The Vision - Visions of the Future: review

The Vision - Visions of the Future: review

The Vision - Visions of the Future

The Marvel film world, after a year of absence from theaters due to force majeure, finally has the opportunity to return to action, fully launching into its Phase 4. If at the cinema we will see Natasha Romanoff in action in Black Widow and we will also see the appearance of new characters, in the world of seriality Phase 4 has already begun thanks to WandaVision, a series available on Disney + starring Wanda and Vision. A true phenomenon of the moment, this particular production, like the other works of the MCU, struggles with a stringent adherence to the paper originals, but has nevertheless thrilled the spectators thanks to a fun game of quotes and tributes, referring to the comics of the two Avengers, like The Vision: Visions of the future.

To give viewers of the Disney + series the opportunity to learn more about the comic life of the two Avengers, Panini Comics has published volumes dedicated to some of the most important moments of the their story. Visions of the future, after having amazed the world of comics at its release in 2017, has therefore benefited from this publishing situation, being re-proposed in a beautiful collector's volume that further ennobles one of the most interesting productions of recent years.

Visions of the future, the human side of Vision

Managing a character like Vision is not easy. At the time of its genesis, the syntezoid was supposed to be Ultron's weapon to destroy the Avengers, but its programming freed itself from this constraint, leading it not only to join the Mightiest Heroes on Earth, but even to find the inside of this formation his great love, Wanda. With all that ensued, including infernal pregnancies, memory loss and great tragedies, as in the best Marvelian tradition. What makes everything exciting is to see how Vision, being synthetic and created to be the perfect instrument of death, instead rises to a peculiar humanity, born from its desire to be like us, a sort of modern Pinocchio, animated by this force investigator of the human soul that leads him to obsession. On the other hand, we are talking about one of the few characters, together with Jocasta and Aaron Stack, who have often been used by Marvel screenwriters as a means for stories that enhance human emotion through the contrast with their robotic nature.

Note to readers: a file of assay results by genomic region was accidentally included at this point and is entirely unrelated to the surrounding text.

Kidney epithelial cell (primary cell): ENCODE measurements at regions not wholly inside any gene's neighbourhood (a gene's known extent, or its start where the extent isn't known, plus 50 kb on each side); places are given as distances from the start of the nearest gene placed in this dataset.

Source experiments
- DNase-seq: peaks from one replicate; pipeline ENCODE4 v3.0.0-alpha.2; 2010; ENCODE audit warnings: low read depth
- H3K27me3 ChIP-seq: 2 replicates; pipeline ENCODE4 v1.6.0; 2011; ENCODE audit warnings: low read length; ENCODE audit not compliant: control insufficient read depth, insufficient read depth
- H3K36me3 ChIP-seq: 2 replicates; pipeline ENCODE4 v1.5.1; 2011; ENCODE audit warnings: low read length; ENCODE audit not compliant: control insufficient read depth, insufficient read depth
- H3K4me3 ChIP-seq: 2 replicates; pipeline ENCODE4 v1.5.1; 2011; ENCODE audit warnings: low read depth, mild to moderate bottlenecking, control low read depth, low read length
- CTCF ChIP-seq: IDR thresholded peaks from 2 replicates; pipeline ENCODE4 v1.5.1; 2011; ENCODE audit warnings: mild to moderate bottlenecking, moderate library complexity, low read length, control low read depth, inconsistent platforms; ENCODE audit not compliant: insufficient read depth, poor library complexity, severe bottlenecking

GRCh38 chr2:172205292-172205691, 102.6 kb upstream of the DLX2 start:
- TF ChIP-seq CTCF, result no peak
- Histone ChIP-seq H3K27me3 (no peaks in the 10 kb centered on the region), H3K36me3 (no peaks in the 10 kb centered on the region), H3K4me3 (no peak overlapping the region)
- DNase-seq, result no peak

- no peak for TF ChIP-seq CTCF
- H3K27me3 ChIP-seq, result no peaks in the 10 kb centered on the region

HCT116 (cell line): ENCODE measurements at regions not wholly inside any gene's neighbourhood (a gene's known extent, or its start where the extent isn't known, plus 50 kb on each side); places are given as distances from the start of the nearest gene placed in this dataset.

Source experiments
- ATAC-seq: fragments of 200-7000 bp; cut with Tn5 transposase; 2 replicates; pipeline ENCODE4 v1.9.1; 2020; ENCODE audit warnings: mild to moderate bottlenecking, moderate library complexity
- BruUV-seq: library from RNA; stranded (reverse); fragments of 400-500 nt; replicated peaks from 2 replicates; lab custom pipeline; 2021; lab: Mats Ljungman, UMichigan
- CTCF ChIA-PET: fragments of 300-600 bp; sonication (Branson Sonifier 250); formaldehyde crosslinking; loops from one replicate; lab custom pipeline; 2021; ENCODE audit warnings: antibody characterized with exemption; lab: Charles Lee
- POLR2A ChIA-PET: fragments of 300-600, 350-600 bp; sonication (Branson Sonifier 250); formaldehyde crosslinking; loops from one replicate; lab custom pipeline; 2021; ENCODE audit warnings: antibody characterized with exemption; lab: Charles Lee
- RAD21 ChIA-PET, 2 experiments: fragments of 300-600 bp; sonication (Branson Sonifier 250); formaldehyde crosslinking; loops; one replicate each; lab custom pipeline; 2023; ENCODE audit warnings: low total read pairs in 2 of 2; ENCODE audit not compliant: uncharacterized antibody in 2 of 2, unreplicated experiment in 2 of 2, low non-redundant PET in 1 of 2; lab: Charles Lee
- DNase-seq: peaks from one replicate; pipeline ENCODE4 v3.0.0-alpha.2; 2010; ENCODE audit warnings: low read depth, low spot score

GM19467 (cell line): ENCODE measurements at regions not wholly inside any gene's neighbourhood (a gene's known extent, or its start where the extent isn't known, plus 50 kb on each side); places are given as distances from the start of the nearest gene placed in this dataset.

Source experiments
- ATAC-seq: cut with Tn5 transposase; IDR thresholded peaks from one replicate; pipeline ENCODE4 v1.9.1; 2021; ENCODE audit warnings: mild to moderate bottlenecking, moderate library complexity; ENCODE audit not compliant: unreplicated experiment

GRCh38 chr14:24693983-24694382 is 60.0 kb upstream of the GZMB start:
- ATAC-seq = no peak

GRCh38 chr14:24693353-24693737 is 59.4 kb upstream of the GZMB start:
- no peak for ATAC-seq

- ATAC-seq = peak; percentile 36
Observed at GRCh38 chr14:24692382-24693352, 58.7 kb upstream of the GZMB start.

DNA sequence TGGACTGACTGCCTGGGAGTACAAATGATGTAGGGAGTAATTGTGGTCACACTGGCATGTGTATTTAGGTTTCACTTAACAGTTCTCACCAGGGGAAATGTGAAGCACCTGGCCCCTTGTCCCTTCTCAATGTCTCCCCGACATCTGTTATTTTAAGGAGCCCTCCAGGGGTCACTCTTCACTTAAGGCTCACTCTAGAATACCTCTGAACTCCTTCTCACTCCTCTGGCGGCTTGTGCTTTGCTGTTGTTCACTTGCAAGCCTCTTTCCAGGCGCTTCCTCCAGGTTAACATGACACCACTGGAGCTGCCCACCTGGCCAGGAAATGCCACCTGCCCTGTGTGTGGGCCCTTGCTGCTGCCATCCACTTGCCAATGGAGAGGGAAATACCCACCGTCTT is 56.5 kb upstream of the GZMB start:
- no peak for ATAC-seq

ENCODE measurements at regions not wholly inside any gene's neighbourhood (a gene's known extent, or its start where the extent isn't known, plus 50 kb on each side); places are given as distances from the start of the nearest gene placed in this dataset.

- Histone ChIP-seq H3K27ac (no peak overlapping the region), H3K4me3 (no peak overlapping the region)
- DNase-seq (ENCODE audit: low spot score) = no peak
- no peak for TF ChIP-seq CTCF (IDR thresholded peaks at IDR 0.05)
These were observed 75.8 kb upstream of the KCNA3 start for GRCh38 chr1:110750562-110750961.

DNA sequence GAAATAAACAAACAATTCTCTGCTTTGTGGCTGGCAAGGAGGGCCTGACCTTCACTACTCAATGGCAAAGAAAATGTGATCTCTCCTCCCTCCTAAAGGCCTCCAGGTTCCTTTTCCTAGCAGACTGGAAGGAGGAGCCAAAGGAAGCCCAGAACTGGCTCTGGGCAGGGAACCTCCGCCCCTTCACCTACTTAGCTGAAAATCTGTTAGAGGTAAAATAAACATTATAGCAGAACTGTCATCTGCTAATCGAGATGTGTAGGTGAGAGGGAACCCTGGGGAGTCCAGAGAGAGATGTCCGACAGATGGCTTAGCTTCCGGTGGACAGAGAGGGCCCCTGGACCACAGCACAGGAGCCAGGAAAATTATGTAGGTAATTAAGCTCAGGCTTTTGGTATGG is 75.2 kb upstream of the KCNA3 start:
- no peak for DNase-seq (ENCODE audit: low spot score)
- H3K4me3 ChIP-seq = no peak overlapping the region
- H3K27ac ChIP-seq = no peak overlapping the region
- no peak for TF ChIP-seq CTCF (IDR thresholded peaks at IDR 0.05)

Tom King, in writing Visions of the future, has fully grasped what are the essential traits of the character of Vision, bringing them more and more on the level of the typically human emotional ordeal. Not only did he make the syntezoid's drive to want to be more and more human the center of his narrative, but he embellished it by giving Vision some of the most exhausting traits of the human being, such as anxieties and fears.

Visione, in his search for a 'humanly' normal life, decides to create a syntezoid family, giving birth to his wife Virginia and their two twin children, Viv and Vin. Together with them, he will decide to go and live on the outskirts of Washington, in order to better fulfill his role as liaison officer between Avengers and the Capitoline administration. In this new social context, the Visione family has the opportunity to deal with the different typically human interactions, from relationships with the neighborhood to school life, putting their perception of humanity to the test. Of course, being a decidedly atypical family, the reactions and events that will see them involved take to extremes what is the normality we are used to, but the emotional experience of these very particular beings can be seen from the pages of Visions of the future. difficulty in feeling imprisoned in a role in which they struggle to reflect themselves.

Visions of the future are exciting precisely because we are witnesses to this inner struggle of the Vision family, poised between the Avenger's obsession with completing his transition to humanity and his family members who are, ironically, incredibly human in living with sincere and real suffering this contrast between being tied to a superhero and the search for an apparent normality. On the other hand, as King himself presented his work: